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March 15, 2015

The Art of Changing Plans

 

 

 

 

 

 

 

 

 

As the season started, my big adventure goal was to skijor into the Bob Marshall Wilderness and, hopefully, see the Chinese Wall.  Three days before my planned departure date, I checked out Gibson Reservoir, starting point for the trek.  I found no snow.  Moreover, given how little snow I saw, even on north facing slopes of nearby mountains, it would be a long way in before I would be on skis.  Add to that that, on my side of the Continental Divide, west of Rogers Pass, there was a lot of snow, and my plan changed to heading up Monture Creek. 

Prior to learning what the conditions were east of the divide, I had gone out breaking trail on a pair of four hour practice trips.  Modern GPS’s allowed me to choose routes that nobody had been on, totally untracked snow, but that would end on snowmobile trails and a quick exit.  Of course, there was the time that I had wandered a little in the wrong direction and tried correcting what I had done by using the compass on the GPS rather than just its map and location information.  Two circles and a figure eight later, I realized that there was a lag on the GPS compass direction read-out.  I bought a new compass, replacing the one I had had for more than 40 years, the next day. 

The circles aside, I wandered through snow that, surface to ground, nobody had touched.  The only difference between these trips and those in a true wilderness was much of the forest had been cleared recently by loggers.  Within a few miles of my home, I had perfect solitude. 

The other shakedown I did do, testing out the pulk and camping overnight, was at Lindberg Lake.  I had hoped to skijor into the Mission Peaks Wilderness, but all of the snow on the lake had a layer saturated by water, overflow.  I chose just to camp and keep the trip short. 

More than I realized at the time, cutting short the Lindberg Lake trip foreshadowed my trip up Monture Creek.  I turned around only five miles up Monture, far short of the sixteen that I had planned.  The pulk had worked great at Lindberg as well as some other testing I did near Seeley Lake, but was totally uncontrollable near any kind of a sideslope.  The creek itself had lots of open water, even in sections that didn’t have much of a grade, so I couldn’t follow it.  Away from the stream but off of the summer trail, there was a ton of downfall that would have made moving forward slow and tedious.  Unfortunately, a fair amount of the summer trail—it was mostly clear of downfall---followed the east side of the valley, and there were a lot of sideslopes.  On the way out, I came to the conclusion that the only way I could do these without the pulk going over the edge and threatening to take Gaiya, Prudhoe, and me with it, was walking the pulk and my gang separately.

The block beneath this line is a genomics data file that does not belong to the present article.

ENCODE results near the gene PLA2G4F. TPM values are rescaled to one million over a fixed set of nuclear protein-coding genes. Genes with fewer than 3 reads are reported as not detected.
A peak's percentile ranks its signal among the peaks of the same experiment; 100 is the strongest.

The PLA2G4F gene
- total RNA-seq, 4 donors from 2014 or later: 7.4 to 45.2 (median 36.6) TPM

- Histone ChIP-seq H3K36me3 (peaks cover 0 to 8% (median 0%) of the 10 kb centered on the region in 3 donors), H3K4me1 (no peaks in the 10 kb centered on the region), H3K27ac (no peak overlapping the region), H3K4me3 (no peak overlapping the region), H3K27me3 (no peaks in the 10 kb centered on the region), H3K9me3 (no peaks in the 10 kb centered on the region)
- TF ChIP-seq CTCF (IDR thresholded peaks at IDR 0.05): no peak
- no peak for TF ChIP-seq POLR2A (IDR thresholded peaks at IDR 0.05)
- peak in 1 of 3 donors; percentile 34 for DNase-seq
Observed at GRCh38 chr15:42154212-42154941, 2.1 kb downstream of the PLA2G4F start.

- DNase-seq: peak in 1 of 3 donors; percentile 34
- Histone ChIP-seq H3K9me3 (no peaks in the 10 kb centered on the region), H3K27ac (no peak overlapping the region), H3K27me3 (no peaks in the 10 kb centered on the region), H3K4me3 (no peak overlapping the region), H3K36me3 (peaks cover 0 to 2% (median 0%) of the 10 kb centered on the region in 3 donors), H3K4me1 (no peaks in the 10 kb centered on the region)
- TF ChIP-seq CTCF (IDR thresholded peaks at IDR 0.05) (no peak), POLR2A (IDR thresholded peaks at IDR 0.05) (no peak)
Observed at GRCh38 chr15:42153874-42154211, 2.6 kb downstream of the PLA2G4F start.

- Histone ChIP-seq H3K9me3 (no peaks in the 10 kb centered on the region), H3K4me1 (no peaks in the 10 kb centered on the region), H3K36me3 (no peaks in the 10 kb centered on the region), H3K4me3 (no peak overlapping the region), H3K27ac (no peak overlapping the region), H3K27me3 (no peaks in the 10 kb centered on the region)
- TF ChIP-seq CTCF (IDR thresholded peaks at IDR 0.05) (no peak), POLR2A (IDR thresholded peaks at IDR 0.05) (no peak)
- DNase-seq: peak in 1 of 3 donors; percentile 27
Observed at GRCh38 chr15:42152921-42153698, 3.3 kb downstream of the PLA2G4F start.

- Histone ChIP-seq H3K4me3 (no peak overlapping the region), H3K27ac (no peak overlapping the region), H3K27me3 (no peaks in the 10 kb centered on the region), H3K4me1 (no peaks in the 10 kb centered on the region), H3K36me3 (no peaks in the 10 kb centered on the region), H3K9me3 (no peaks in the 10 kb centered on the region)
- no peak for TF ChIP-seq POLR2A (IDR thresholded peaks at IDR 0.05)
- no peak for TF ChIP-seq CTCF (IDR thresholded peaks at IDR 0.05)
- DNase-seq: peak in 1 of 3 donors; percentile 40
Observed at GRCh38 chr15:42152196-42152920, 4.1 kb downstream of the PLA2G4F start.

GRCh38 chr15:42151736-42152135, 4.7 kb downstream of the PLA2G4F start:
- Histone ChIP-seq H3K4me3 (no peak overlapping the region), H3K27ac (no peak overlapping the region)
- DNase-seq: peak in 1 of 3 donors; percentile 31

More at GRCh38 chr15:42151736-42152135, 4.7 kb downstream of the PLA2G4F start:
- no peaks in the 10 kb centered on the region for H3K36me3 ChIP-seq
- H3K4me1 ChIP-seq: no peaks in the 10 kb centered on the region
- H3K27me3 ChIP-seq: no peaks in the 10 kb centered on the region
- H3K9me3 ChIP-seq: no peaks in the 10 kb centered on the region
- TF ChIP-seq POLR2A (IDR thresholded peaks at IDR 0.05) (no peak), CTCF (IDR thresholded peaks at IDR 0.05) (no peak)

The camping itself, though, was beautiful.  The campsites were a lot of work---I pounded down the snow for over an hour, often sinking up to my thigh, to make a platform on which I could set up my tent and, at least, walk around it.  Leaning back on my Therma-Lounger, sleeping bag draped over my legs, and sipping hot orange Gatorade, cozy and comfortable, made that work more than worth it. 

I spent five days and four nights alone---just Gaiya, Prudhoe, and me, in winter wilderness.  Monture Creek is managed as a roadless area, a wilderness with a little w.  While camping at Lindberg Lake, I could see lights in houses that dotted the lakeshore.  Along Monture Creek, the only sign of humanity I had was from airplanes passing above me.  After two miles, all of the tracks belonged to me, my dogs, and wild animals.  I saw both moose and wolf tracks.  All of my previous snow camping trips, even those where I camped alone, there were always others’ ski or snowshoe tracks in the snow.  This trip was different. 

Since I was a teenager, I’ve had an attraction for cold and winter.  Perhaps, some part of the kid who grew up in Southern California felt deprived.  I don’t know.  I discovered snow camping as a Boy Scout before I turned 15.  As an adult, I learned that I enjoy both being alone as well as climbing, skiing, and mushing with others.  The joy of being with others is their company and conversation.  The joy of being alone is the satisfaction in being self-sufficient, even if only for a relatively short time, and meeting the challenges nature presents.  I camped by myself for five days in the winter in Montana’s Rocky Mountains.  The high point may have been sipping a hot drink while the world around me froze, rather than staring up at the Chinese Wall, but I still had one hell of a trip.

A link to my video from this trip can be found on my Videos page.

 

   
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